T /ρA is a constant having the dimension of speed. Since there

is no transverse displacement at the boundaries, the appropriate boundary conditions are given by w(0, t) = 0 and w(l, t) = 0. A string with a free/sliding boundary condition is shown in Fig. 2. At the right boundary, the massless and frictionless roller cannot support any


z, w w(0, t) = 0 x l ρ, A, T

T w,x (l, t) = 0

Figure 2: Taut string with geometric and natural boundary conditions

transverse force (given by T sin α(l, t)). Therefore, the boundary condition at the roller is T w,x (l, t) = 0 (taking sin α ≈ tan α = w,x ). A condition on the geometry/kinematics at a boundary is know as a geometric/essential boundary condition (the left end boundary condition in Fig. 2). A condition on the force at a boundary is know as a dynamic/natural boundary condition (the right end boundary condition in Fig. 2). The hyperbolic partial differential equation (3) is known as the linear onedimensional wave equation, and c is known as the wave speed. In the case of a taut string, c is the speed of transverse waves on the string. This implies that a disturbance created at any point on the string propagates with a speed c. It should be clear that the wave speed c is distinct from the transverse material velocity (i.e., the velocity of the particles of the string) which is given by w,t (x, t).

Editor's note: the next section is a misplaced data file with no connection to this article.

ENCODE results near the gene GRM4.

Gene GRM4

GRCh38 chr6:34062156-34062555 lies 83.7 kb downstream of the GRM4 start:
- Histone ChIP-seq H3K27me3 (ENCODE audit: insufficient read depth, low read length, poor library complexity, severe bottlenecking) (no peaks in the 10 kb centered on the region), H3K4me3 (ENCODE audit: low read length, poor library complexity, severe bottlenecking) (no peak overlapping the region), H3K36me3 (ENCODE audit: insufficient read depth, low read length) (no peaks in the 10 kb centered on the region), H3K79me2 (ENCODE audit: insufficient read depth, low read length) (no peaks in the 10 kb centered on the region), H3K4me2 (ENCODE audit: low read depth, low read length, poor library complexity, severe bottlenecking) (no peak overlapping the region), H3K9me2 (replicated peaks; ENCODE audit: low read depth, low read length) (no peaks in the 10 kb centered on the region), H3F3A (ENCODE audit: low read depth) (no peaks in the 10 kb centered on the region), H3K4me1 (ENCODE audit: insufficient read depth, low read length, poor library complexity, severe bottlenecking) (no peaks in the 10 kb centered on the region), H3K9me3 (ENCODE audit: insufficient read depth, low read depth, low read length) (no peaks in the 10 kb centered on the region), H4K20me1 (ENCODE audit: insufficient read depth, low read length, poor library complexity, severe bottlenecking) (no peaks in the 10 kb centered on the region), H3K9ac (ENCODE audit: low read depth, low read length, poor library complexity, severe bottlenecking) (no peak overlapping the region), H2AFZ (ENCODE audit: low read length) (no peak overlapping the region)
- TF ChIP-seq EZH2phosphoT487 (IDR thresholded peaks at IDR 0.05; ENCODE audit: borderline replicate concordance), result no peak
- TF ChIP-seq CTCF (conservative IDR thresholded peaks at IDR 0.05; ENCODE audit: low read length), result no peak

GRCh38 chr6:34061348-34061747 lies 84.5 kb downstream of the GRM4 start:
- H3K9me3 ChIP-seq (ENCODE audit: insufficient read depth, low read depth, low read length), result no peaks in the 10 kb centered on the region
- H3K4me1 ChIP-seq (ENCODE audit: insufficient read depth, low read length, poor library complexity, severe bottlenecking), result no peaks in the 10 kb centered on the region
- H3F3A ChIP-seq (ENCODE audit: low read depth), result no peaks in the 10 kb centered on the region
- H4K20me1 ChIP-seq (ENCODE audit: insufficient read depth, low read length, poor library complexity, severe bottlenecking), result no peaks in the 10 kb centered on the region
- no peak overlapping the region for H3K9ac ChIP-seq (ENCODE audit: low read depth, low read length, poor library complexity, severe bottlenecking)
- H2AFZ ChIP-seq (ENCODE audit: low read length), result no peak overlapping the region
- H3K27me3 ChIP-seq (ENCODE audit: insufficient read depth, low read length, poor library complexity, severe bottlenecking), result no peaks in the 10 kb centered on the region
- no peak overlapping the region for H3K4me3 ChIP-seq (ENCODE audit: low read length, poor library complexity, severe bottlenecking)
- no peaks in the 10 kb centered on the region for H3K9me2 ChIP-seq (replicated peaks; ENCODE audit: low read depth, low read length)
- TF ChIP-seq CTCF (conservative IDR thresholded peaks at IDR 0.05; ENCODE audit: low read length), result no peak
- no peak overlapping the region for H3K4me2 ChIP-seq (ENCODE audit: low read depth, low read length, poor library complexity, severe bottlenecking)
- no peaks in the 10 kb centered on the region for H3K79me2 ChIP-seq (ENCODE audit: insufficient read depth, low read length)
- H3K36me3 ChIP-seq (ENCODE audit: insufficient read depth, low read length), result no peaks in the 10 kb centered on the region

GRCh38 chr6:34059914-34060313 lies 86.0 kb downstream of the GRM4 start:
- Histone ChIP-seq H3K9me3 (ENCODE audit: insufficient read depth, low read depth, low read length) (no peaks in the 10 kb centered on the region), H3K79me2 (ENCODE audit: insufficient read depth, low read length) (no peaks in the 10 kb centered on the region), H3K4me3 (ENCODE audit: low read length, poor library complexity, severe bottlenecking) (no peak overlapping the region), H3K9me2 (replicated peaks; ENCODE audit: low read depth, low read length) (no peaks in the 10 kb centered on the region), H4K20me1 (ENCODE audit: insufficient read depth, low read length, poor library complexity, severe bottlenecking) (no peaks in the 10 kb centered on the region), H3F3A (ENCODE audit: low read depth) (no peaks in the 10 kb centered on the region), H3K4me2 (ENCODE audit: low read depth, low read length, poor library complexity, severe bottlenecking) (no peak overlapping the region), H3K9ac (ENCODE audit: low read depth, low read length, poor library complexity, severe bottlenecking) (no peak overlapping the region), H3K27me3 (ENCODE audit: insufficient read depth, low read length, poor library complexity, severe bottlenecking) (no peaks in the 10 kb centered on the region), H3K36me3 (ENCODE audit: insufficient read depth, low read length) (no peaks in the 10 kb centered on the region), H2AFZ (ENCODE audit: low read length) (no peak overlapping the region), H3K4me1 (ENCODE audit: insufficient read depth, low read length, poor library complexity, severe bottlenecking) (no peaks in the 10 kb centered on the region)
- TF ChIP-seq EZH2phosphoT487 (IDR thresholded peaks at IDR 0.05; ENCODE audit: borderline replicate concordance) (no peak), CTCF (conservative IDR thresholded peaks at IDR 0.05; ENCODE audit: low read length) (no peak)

Uniform hanging string/chain: For a hanging string (see Fig. 3), n(x, t) = ρAg. From (1), the expression of



w(x, t)

g ρ, A, l

Figure 3: Schematic representation of a hanging string

tension is given by T (x) = ρAg(l − x). Substituting this expression in (2) and taking p(x, t) = 0 gives w,tt − g[(l − x)w,x],x = 0 (4)

The boundary conditions are given by w(0, t) = 0 and w(l, t) < ∞. At the free end, the boundary condition is not the usual sliding boundary condition since the tension is tending to zero. This free end boundary condition will become clear when we carry out the modal analysis.

String with discrete elements: In Fig. 4, the internal force P (t) = mw,tt (a, t) + kw(a, t) between the string and the lumped mass can be considered to be a force distribution on the

z, w ρ, A, T x m k a l

z, w


P (t) P (t) m k (b)


Figure 4: (a) Taut string with lumped elements (b) The interaction force diagram